Life-saving coronavirus drug ‘promising’ for Belgium, state virologist says
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Life-saving coronavirus drug ‘promising’ for Belgium, state virologist says

Prof. Steven Van Gucht © Belga

A generic and “remarkably” cheap drug hailed as the first life-saving coronavirus treatment could be used to treat critically ill Covid-19 patients in Belgian hospitals, state virologist Steven Van Gucht said.

Van Gucht said that results of a clinical trial in the UK hailed as a breakthrough by researchers and welcomed by the World Health Organisation (WHO) looked “quite promising.”

“This is why I suspect that the drug will also be used in our hospitals,” the state virologist with federal public health institute Sciensano told Le Soir.

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On Tuesday, UK researchers hailed a breakthrough as they announced that dexamethasone, a cheap and widely available steroid, successfully reduced mortality among patients with the most serious complications of the disease caused by the new coronavirus (Covid-19).

Researcher Martin Landray of Oxford University said that the results showed that giving the generic drug to Covid-19 patients on oxygen and on ventilators saved lives “at a remarkably low cost.”

“They are good results, mortality rates were reduced by 20 to 30% on patients suffering from a lack of oxygen or requiring mechanical ventilation,” Van Gucht said. 

Van Gucht said that Sciensano, charged with issuing guidelines to hospitals and health care workers in the context of the coronavirus pandemic, needed more information on the study to be made available before acting on it.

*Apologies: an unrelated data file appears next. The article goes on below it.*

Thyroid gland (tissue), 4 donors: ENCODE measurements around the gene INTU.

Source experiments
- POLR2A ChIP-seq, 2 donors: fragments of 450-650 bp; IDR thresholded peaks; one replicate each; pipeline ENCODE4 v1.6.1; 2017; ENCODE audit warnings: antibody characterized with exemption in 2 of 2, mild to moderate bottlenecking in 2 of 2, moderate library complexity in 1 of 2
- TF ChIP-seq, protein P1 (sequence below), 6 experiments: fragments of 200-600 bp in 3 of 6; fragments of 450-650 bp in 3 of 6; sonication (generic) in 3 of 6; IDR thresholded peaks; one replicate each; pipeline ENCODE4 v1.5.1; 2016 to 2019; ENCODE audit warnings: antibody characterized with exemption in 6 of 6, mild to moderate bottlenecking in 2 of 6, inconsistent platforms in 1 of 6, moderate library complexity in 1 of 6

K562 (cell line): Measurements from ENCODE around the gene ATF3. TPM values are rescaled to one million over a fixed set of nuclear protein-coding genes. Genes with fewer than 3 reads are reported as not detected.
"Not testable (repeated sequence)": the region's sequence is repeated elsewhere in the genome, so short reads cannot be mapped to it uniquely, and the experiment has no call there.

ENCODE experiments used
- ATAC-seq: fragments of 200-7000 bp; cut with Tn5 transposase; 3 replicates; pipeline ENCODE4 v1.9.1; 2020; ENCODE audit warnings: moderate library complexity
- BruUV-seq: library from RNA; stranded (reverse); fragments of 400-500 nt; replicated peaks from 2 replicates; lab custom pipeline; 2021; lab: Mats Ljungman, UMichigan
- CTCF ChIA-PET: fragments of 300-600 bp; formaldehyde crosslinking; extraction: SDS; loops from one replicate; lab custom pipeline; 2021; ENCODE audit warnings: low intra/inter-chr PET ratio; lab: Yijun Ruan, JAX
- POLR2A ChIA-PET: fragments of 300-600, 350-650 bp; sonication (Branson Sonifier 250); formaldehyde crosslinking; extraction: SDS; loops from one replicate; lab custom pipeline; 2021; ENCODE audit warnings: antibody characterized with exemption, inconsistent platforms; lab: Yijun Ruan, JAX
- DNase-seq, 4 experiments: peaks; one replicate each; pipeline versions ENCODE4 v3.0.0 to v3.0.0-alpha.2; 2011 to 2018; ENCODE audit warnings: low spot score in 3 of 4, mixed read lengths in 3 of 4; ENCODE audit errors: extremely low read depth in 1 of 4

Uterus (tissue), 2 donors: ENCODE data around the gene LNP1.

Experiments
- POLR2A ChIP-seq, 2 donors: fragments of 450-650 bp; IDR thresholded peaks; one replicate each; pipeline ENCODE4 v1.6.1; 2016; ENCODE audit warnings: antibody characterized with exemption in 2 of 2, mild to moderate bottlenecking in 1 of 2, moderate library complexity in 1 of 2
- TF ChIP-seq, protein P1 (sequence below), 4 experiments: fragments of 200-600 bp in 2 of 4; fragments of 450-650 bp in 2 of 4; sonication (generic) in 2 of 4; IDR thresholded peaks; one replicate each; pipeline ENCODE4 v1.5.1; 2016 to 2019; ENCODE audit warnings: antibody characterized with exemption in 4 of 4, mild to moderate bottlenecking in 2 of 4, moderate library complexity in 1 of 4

“First, we need to know what category of patients was included in the study and we also need more information on the dosages used and the time when the drug was administered,” he said. “It’s very important, because [using] the wrong dose can be disastrous.”

“Once the details of the study are available, it can go quickly from there and the guidelines will probably be adjusted,” he added.

Van Gucht confirmed that dexamethasone, a corticosteroid, was cheap and commonly used but urged caution on its use especially on patients with mild Covid-19.

“It’s very cheap and easy to find, but it’s a double-edged sword: it suppresses immune response to reduce inflammation but it can also open the door to coronavirus or other germs.”

“It cannot be used on the initial stages [of Covid-19] when the immune system must fight the virus because it could have the opposite effect,” he said. “It is only in the later phase, when there is serious damage in the lungs, that dexamethasone can be useful for hospitalised patients because it can contain lung damage.”

In announcing the results, researchers in the study also said that it remained unclear whether the steroid drug was effective on patients with mild symptoms, and said people should not take it on its own.

In welcoming the results of the trials, the WHO also said that the benefits of using the drug were only seen “in patients seriously ill with COVID-19 [and not] in patients with milder disease.”

Gabriela Galindo
The Brussels Times